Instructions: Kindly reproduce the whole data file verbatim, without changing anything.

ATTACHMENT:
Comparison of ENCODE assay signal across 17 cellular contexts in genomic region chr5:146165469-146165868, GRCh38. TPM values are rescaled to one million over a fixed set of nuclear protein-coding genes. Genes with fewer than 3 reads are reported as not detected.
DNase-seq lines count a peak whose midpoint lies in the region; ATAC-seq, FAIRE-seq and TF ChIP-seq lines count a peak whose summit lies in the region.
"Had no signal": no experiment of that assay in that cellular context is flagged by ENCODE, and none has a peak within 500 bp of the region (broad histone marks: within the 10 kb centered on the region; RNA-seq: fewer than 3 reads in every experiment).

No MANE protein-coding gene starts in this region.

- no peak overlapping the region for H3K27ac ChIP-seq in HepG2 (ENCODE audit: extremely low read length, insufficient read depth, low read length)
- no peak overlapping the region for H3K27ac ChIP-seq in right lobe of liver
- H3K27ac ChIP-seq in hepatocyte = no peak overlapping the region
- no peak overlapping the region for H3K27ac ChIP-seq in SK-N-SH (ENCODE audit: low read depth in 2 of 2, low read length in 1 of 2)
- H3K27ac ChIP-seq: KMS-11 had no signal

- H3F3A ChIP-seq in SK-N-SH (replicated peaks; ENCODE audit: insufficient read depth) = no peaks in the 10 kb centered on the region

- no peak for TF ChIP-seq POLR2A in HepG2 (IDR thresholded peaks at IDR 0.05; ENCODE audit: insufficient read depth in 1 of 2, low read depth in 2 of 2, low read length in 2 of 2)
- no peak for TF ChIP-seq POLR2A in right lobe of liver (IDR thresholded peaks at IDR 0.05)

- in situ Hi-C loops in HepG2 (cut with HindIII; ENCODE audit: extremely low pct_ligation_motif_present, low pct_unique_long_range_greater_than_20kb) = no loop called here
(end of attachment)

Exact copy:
Comparison of ENCODE assay signal across 17 cellular contexts in genomic region chr5:146165469-146165868, GRCh38. TPM values are rescaled to one million over a fixed set of nuclear protein-coding genes. Genes with fewer than 3 reads are reported as not detected.
DNase-seq lines count a peak whose midpoint lies in the region; ATAC-seq, FAIRE-seq and TF ChIP-seq lines count a peak whose summit lies in the region.
"Had no signal": no experiment of that assay in that cellular context is flagged by ENCODE, and none has a peak within 500 bp of the region (broad histone marks: within the 10 kb centered on the region; RNA-seq: fewer than 3 reads in every experiment).

No MANE protein-coding gene starts in this region.

- no peak overlapping the region for H3K27ac ChIP-seq in HepG2 (ENCODE audit: extremely low read length, insufficient read depth, low read length)
- no peak overlapping the region for H3K27ac ChIP-seq in right lobe of liver
- H3K27ac ChIP-seq in hepatocyte = no peak overlapping the region
- no peak overlapping the region for H3K27ac ChIP-seq in SK-N-SH (ENCODE audit: low read depth in 2 of 2, low read length in 1 of 2)
- H3K27ac ChIP-seq: KMS-11 had no signal

- H3F3A ChIP-seq in SK-N-SH (replicated peaks; ENCODE audit: insufficient read depth) = no peaks in the 10 kb centered on the region

- no peak for TF ChIP-seq POLR2A in HepG2 (IDR thresholded peaks at IDR 0.05; ENCODE audit: insufficient read depth in 1 of 2, low read depth in 2 of 2, low read length in 2 of 2)
- no peak for TF ChIP-seq POLR2A in right lobe of liver (IDR thresholded peaks at IDR 0.05)

- in situ Hi-C loops in HepG2 (cut with HindIII; ENCODE audit: extremely low pct_ligation_motif_present, low pct_unique_long_range_greater_than_20kb) = no loop called here